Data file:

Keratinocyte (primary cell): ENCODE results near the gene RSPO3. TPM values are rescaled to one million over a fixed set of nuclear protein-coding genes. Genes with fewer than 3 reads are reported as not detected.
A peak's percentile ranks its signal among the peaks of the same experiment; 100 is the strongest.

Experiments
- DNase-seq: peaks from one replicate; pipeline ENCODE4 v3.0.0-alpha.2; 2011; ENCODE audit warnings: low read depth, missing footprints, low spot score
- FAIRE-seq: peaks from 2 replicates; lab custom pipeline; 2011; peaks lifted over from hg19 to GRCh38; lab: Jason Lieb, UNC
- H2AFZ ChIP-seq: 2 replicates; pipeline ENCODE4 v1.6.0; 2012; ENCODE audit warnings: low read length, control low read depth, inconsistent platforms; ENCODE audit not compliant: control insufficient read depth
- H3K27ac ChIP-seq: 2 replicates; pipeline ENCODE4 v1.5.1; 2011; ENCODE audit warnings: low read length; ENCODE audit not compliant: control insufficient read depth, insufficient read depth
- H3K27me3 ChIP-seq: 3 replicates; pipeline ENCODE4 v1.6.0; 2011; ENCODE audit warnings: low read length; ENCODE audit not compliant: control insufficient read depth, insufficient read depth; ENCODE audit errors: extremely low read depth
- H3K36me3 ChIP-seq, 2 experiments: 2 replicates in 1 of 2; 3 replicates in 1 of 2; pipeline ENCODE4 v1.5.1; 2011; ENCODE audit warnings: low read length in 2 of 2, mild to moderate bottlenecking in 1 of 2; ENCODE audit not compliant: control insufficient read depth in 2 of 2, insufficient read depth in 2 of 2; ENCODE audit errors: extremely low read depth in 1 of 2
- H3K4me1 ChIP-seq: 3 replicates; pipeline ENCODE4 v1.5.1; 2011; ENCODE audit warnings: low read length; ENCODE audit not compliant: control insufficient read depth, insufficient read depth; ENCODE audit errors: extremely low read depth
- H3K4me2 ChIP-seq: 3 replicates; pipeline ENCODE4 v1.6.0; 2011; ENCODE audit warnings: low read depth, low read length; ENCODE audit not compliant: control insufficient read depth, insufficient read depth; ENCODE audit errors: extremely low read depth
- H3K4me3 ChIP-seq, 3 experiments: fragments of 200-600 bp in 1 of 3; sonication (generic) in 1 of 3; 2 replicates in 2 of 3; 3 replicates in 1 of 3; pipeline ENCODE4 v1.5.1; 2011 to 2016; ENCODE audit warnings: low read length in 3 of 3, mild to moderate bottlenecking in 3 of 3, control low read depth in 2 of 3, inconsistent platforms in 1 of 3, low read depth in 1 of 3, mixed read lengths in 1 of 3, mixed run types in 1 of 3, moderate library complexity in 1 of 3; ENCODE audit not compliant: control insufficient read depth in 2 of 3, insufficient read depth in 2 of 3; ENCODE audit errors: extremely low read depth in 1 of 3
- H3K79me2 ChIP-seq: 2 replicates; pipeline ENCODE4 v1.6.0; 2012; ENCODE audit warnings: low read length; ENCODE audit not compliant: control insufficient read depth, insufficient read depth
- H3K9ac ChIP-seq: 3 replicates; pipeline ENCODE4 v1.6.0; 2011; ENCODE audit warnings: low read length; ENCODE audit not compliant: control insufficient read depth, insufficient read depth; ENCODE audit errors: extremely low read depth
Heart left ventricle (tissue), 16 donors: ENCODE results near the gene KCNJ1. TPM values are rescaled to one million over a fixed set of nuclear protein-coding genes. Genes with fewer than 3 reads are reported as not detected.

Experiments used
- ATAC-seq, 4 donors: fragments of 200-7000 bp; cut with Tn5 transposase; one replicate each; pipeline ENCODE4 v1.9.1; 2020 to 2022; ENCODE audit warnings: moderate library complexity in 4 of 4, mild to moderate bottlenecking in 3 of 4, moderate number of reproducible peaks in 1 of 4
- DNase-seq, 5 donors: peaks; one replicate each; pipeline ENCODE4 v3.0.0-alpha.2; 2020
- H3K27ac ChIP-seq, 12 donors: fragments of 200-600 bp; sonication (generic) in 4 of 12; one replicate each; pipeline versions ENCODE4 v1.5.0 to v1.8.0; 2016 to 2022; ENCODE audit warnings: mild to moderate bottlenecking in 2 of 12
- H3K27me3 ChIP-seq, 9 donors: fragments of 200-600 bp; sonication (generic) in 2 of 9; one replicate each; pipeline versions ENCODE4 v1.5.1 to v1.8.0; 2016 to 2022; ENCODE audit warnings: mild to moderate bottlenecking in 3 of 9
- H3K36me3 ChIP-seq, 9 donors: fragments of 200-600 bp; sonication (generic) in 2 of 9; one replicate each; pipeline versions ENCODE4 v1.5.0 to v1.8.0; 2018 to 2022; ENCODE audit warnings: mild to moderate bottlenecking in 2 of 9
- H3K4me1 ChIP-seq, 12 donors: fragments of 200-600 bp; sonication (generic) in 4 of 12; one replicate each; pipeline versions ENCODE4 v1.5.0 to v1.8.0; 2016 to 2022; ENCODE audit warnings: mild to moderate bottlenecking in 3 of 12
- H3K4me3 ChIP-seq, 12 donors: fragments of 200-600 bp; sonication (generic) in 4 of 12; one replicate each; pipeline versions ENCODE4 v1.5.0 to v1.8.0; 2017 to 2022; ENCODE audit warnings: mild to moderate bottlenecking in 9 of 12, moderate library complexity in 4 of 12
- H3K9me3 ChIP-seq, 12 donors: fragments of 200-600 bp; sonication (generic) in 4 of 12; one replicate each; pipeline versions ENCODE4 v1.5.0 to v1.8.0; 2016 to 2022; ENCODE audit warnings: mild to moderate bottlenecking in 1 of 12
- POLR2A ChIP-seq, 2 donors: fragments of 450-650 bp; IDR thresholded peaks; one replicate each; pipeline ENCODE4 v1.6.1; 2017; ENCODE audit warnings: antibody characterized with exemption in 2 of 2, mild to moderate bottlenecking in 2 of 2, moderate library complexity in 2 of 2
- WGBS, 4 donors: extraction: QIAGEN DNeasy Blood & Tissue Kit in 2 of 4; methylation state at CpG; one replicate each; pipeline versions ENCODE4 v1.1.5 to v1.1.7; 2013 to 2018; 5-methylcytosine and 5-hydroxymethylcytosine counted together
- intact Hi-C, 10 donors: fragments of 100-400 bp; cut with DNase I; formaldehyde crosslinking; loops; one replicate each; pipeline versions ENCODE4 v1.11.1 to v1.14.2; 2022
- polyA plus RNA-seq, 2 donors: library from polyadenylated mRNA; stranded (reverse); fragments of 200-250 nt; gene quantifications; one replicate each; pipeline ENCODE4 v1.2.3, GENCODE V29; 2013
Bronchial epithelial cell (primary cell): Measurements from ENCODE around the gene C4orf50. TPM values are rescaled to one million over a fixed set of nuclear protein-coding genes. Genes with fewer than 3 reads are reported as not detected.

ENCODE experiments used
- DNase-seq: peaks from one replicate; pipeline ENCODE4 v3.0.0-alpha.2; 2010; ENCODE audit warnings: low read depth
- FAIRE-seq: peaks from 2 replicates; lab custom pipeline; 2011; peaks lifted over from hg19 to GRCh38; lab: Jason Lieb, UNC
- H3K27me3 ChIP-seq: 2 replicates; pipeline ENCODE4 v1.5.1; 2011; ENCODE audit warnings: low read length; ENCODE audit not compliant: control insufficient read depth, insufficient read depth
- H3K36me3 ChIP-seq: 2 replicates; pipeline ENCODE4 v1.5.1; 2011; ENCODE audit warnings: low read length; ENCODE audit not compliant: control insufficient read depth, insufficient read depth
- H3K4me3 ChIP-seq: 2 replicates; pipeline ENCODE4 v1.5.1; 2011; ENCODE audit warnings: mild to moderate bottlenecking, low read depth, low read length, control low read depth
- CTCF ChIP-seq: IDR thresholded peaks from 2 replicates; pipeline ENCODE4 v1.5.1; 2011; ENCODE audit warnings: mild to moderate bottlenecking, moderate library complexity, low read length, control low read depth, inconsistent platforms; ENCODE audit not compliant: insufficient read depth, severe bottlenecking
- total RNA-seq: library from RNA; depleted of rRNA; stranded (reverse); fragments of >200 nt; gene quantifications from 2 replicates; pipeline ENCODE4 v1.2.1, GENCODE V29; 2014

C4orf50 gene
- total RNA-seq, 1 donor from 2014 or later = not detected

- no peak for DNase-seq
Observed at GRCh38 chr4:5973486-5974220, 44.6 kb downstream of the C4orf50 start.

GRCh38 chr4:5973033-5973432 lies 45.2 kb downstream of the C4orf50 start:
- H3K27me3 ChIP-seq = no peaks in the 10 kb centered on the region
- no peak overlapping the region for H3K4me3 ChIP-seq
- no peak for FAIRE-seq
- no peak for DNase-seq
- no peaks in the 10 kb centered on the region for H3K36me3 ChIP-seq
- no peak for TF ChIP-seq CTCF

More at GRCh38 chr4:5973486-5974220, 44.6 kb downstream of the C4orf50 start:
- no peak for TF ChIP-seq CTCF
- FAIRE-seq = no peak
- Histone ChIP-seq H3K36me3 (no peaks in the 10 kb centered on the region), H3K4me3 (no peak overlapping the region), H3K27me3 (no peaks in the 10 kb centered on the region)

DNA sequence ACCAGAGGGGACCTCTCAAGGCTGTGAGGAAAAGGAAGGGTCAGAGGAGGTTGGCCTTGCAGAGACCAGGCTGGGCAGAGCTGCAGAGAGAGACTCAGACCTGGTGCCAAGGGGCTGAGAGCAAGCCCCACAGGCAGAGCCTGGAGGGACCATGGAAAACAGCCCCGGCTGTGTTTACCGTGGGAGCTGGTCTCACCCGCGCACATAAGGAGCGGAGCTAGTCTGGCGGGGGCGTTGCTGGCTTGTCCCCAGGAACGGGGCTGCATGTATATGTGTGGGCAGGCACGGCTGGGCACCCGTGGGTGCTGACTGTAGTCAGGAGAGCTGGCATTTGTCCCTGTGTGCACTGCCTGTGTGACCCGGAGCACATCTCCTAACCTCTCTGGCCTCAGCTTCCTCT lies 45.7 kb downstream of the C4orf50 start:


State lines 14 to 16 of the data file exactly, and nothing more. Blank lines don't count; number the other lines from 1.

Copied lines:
- H3K9ac ChIP-seq: 3 replicates; pipeline ENCODE4 v1.6.0; 2011; ENCODE audit warnings: low read length; ENCODE audit not compliant: control insufficient read depth, insufficient read depth; ENCODE audit errors: extremely low read depth
Heart left ventricle (tissue), 16 donors: ENCODE results near the gene KCNJ1. TPM values are rescaled to one million over a fixed set of nuclear protein-coding genes. Genes with fewer than 3 reads are reported as not detected.

Experiments used